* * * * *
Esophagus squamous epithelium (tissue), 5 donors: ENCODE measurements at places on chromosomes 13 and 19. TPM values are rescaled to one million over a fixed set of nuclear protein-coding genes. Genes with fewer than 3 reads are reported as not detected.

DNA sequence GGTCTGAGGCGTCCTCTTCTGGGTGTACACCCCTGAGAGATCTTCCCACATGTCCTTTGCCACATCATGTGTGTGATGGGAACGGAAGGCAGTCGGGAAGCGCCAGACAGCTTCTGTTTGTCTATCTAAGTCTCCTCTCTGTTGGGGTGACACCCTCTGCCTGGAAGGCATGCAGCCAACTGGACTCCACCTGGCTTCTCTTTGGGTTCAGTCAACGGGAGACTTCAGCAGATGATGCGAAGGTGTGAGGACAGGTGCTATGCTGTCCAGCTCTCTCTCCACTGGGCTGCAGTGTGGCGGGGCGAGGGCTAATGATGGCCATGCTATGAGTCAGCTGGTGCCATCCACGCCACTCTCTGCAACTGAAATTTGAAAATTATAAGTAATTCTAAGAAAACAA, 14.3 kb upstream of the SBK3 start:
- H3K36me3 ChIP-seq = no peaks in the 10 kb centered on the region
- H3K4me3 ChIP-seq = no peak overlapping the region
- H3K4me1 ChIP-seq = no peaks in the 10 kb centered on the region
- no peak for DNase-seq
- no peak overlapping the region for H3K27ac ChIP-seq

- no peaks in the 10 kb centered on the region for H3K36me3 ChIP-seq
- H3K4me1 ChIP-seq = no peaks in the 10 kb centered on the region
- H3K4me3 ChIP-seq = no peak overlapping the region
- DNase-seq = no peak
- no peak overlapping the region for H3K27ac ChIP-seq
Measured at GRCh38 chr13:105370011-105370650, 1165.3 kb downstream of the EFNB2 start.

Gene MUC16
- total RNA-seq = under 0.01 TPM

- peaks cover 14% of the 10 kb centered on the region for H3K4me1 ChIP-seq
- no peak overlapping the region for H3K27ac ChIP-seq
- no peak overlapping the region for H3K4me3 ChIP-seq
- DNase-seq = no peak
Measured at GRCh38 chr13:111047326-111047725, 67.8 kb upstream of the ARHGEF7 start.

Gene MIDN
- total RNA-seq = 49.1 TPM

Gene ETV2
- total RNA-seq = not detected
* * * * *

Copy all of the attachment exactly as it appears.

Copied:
Esophagus squamous epithelium (tissue), 5 donors: ENCODE measurements at places on chromosomes 13 and 19. TPM values are rescaled to one million over a fixed set of nuclear protein-coding genes. Genes with fewer than 3 reads are reported as not detected.

DNA sequence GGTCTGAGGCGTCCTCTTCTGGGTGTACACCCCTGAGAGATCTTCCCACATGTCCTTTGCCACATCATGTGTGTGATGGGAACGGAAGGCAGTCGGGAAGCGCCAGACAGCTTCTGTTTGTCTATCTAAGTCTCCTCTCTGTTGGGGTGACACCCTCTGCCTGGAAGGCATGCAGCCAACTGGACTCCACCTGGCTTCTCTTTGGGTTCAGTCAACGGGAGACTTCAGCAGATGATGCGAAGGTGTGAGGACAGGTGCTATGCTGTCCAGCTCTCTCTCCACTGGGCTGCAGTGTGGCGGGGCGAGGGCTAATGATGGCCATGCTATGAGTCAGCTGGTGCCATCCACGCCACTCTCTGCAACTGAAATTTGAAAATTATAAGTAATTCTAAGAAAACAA, 14.3 kb upstream of the SBK3 start:
- H3K36me3 ChIP-seq = no peaks in the 10 kb centered on the region
- H3K4me3 ChIP-seq = no peak overlapping the region
- H3K4me1 ChIP-seq = no peaks in the 10 kb centered on the region
- no peak for DNase-seq
- no peak overlapping the region for H3K27ac ChIP-seq

- no peaks in the 10 kb centered on the region for H3K36me3 ChIP-seq
- H3K4me1 ChIP-seq = no peaks in the 10 kb centered on the region
- H3K4me3 ChIP-seq = no peak overlapping the region
- DNase-seq = no peak
- no peak overlapping the region for H3K27ac ChIP-seq
Measured at GRCh38 chr13:105370011-105370650, 1165.3 kb downstream of the EFNB2 start.

Gene MUC16
- total RNA-seq = under 0.01 TPM

- peaks cover 14% of the 10 kb centered on the region for H3K4me1 ChIP-seq
- no peak overlapping the region for H3K27ac ChIP-seq
- no peak overlapping the region for H3K4me3 ChIP-seq
- DNase-seq = no peak
Measured at GRCh38 chr13:111047326-111047725, 67.8 kb upstream of the ARHGEF7 start.

Gene MIDN
- total RNA-seq = 49.1 TPM

Gene ETV2
- total RNA-seq = not detected